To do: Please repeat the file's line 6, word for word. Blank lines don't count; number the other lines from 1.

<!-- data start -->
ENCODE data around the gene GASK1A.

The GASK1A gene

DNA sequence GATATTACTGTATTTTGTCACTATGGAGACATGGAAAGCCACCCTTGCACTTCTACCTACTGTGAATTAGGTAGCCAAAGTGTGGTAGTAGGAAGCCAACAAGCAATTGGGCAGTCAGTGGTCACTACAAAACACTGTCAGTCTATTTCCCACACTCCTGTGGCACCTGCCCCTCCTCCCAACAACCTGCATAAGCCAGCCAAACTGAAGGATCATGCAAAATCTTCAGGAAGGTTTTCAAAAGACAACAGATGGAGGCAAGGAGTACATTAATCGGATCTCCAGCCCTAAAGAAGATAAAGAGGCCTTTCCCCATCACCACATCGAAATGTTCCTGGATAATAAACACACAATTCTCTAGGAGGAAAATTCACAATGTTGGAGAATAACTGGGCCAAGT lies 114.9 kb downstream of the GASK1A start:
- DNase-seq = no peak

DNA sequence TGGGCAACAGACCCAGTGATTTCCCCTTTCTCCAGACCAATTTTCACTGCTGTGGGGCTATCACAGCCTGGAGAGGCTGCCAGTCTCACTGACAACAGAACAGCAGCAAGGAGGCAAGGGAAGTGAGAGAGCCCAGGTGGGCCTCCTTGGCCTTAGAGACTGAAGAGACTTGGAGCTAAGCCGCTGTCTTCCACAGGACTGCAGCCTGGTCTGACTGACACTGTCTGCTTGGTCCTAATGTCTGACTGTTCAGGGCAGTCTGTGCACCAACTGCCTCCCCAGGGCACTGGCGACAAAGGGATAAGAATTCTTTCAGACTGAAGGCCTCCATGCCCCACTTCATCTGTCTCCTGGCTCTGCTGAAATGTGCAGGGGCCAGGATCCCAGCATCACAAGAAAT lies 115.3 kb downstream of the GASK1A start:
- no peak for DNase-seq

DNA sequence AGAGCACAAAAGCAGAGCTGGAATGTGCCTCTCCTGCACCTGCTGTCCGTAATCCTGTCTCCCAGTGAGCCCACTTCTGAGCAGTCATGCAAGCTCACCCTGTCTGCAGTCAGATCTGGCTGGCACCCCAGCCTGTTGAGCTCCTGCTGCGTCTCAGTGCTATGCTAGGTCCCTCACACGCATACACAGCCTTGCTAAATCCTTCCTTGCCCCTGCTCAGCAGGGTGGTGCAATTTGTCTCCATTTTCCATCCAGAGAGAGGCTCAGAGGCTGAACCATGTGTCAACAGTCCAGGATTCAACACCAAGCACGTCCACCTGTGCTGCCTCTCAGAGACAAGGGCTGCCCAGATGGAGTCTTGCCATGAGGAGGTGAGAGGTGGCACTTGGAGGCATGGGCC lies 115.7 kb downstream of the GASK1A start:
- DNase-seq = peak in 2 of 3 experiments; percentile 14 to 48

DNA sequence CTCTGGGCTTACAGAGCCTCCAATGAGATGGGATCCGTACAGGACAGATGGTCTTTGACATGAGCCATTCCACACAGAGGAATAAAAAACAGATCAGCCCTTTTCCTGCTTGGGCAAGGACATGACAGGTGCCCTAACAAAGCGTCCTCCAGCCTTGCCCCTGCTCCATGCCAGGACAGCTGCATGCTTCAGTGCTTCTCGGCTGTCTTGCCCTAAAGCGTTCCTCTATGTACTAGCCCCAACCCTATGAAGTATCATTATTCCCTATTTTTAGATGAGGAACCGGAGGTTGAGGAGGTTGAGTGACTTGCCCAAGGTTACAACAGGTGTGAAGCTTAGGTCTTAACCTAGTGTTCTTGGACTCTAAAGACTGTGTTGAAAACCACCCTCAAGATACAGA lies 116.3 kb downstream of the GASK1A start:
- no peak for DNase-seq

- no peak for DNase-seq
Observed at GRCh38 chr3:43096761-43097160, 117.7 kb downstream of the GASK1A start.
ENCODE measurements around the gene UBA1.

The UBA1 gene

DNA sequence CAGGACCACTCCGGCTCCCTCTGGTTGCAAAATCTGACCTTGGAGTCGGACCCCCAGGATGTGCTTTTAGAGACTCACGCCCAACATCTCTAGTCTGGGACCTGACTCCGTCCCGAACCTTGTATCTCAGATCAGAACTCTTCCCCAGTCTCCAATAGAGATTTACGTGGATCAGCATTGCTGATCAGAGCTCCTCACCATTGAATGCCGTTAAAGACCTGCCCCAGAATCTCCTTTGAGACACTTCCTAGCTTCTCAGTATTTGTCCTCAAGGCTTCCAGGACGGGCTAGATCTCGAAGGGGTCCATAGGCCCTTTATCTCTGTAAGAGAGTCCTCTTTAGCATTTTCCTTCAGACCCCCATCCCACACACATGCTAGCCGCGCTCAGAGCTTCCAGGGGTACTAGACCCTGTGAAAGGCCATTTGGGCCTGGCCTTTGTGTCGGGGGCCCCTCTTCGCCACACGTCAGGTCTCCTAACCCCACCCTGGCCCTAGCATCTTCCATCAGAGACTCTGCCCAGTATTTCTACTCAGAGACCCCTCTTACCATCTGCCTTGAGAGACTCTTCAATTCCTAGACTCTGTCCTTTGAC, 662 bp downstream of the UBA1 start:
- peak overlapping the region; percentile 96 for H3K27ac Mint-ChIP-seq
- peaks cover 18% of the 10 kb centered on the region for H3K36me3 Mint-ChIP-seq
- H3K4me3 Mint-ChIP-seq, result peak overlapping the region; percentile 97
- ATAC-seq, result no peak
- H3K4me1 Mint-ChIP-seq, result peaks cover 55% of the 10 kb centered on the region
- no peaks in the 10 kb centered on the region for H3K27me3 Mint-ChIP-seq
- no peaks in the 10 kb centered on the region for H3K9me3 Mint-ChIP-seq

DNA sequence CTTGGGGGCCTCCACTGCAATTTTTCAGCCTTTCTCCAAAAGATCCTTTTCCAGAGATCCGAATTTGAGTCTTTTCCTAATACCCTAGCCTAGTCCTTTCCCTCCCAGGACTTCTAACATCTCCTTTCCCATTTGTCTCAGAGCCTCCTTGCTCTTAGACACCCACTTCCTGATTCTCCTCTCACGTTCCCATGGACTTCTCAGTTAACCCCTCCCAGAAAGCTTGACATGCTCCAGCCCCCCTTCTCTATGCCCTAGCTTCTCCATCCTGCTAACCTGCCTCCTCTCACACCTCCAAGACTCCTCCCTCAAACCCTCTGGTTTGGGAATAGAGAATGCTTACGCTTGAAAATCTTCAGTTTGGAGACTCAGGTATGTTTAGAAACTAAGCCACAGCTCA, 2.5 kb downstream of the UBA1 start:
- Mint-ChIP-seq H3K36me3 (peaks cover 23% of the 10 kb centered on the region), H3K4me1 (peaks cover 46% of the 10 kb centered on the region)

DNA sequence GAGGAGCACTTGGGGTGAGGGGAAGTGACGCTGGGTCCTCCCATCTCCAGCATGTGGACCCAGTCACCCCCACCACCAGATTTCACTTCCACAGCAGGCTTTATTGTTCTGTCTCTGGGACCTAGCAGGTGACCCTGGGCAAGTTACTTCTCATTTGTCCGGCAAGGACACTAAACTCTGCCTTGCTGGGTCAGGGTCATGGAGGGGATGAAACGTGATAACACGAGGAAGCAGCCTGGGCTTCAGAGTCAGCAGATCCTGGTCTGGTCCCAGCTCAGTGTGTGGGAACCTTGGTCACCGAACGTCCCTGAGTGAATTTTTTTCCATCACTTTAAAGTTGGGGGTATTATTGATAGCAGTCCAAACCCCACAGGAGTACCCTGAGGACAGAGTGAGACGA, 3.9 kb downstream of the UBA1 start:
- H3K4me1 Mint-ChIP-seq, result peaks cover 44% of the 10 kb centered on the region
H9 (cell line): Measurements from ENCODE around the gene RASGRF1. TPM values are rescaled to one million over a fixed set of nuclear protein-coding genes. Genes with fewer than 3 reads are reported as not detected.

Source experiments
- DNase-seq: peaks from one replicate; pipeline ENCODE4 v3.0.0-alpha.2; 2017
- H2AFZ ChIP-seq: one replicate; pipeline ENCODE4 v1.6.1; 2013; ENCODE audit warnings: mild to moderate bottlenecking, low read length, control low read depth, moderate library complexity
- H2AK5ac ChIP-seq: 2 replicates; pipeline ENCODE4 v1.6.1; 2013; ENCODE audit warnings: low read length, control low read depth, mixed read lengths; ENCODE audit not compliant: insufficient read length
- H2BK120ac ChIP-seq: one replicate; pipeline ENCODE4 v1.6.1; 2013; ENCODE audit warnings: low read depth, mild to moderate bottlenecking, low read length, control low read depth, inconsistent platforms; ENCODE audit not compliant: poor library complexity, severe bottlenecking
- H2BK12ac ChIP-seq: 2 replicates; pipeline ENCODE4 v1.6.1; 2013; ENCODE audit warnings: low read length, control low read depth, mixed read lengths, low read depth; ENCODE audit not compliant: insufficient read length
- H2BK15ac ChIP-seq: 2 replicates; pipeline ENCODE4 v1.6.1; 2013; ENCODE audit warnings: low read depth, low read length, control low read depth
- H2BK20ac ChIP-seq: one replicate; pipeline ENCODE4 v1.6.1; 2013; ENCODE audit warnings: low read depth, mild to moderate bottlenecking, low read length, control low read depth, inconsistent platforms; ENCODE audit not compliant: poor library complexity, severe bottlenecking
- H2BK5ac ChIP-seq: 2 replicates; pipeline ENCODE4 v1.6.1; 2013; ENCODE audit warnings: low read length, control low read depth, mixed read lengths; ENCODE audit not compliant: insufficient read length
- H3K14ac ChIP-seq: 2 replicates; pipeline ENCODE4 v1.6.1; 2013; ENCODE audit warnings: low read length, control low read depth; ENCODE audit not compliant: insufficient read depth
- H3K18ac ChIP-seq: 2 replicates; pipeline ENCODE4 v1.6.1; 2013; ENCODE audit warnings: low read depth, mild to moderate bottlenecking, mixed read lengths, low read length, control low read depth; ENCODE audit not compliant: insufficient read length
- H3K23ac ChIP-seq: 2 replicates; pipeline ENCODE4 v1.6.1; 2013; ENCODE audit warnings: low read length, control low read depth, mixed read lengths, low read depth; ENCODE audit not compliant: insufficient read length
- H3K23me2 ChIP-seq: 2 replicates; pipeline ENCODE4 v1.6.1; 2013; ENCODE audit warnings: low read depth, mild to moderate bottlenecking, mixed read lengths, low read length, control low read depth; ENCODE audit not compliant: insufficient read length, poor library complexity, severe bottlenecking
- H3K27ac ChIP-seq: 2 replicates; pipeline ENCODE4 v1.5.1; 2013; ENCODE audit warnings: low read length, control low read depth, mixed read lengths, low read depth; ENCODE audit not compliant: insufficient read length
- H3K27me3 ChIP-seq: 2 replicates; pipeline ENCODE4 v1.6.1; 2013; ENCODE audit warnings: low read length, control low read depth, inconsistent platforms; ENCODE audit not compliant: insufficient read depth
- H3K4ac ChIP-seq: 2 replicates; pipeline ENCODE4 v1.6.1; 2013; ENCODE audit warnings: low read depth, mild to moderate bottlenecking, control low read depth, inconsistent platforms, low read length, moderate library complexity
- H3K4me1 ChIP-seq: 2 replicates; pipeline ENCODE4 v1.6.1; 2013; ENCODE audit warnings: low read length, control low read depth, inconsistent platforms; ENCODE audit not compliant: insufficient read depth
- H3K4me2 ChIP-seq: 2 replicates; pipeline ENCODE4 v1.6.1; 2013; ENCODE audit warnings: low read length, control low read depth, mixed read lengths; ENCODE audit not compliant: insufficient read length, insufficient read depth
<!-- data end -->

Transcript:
- no peak for DNase-seq